Elton was offered an opportunity to purchase shares in a company, and without obtaining legal advice, he purchased the shares.

A few months later, the company received an invoice from one of its major suppliers requiring it to pay a significant amount of money, which if paid would result in the company becoming insolvent.

Elton was totally unaware that he was “on the hook” for the company’s outstanding liabilities when purchasing shares.

If you are thinking of purchasing a business it is vital to consider how you will purchase the business. There are usually two options to decide from, purchasing the shares or purchasing the assets of the business.

Deciding on the best option is dependent on your situation.

Share Purchase

A share purchase is where a shareholder in a Company agrees to sell their portion of the Company’s shares to a purchaser.

When the shares are sold, the Company will remain in existence and the business will continue to trade (usually under the same name). However, the structure of the company in terms of its shareholding will have altered. A benefit of this is that existing contracts can generally remain in place.

A share purchase is usually straightforward for the vendor.  The buyer will usually have to be cautious of this option as it can result in the buyer inheriting any undisclosed liabilities of the company, as in the situation above.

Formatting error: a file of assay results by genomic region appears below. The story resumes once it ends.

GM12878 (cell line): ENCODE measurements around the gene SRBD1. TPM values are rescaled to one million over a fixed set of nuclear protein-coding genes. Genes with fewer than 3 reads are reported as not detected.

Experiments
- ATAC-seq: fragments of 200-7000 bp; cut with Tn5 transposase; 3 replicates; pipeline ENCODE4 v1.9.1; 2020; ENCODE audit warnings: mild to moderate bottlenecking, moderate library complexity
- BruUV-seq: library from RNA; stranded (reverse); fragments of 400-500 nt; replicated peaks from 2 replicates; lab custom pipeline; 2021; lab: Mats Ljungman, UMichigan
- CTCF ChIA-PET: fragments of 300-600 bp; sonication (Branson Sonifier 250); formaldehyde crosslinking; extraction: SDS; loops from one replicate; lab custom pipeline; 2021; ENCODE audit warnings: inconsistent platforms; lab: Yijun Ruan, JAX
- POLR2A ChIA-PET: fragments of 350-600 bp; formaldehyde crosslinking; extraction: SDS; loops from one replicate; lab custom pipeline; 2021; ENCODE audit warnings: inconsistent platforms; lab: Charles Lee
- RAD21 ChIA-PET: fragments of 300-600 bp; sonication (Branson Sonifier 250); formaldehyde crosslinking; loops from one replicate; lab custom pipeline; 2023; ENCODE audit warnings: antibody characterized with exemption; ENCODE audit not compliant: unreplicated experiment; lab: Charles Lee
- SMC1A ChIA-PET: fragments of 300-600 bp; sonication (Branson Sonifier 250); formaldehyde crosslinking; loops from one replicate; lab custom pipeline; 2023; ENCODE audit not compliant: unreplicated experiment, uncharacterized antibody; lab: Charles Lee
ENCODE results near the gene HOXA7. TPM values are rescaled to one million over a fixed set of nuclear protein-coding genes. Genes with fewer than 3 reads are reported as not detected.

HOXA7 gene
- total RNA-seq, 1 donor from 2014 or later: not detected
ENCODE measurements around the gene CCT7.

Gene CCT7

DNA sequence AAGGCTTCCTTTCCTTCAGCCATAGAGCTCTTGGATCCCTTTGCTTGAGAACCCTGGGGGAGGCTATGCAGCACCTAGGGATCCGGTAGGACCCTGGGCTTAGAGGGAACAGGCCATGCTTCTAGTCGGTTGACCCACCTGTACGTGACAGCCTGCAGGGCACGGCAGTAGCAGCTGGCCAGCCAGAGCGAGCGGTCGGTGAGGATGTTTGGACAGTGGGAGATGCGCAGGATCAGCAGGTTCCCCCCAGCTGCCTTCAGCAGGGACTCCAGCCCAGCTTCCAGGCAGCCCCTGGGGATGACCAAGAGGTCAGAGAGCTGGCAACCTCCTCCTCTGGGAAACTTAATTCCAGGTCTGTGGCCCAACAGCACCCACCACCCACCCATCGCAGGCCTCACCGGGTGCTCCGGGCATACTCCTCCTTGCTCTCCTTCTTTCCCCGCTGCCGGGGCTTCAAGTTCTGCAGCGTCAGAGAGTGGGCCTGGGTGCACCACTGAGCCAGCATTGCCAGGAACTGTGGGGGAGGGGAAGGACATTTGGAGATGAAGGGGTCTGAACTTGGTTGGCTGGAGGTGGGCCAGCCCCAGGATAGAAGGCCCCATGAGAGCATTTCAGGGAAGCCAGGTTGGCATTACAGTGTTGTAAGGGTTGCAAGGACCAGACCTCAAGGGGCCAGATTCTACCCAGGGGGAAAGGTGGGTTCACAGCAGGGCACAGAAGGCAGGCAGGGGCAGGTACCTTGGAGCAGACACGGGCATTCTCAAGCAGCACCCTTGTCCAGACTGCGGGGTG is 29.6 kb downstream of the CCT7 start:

It is critical to seek legal advice before deciding this option so that your lawyer can ensure that there are vendor warranties in place to disclose all liabilities and ensure that information given is true and accurate.

Asset Purchase

An asset purchase is where a buyer will purchase the assets of the business, including the intangible and tangible assets and the stock in trade.

When the business assets are sold, ownership of the business will change over to the buyer, who will often set up their own company to purchase the business.  Further, the trading name (which is an intangible asset) of the business will usually remain the same unless agreed otherwise.

However, unlike a share purchase, the buyer will not acquire any of the business’s liabilities and the assets are usually agreed to be free of any security interests.  Whilst employee contracts are terminated, the buyer has the option to re-hire any of the employees.

To understand which option is right for your situation, we strongly encourage you to seek legal advice before purchasing the business. Choosing the wrong option can be costly.


Kirsten Ferguson
Commercial Lawyer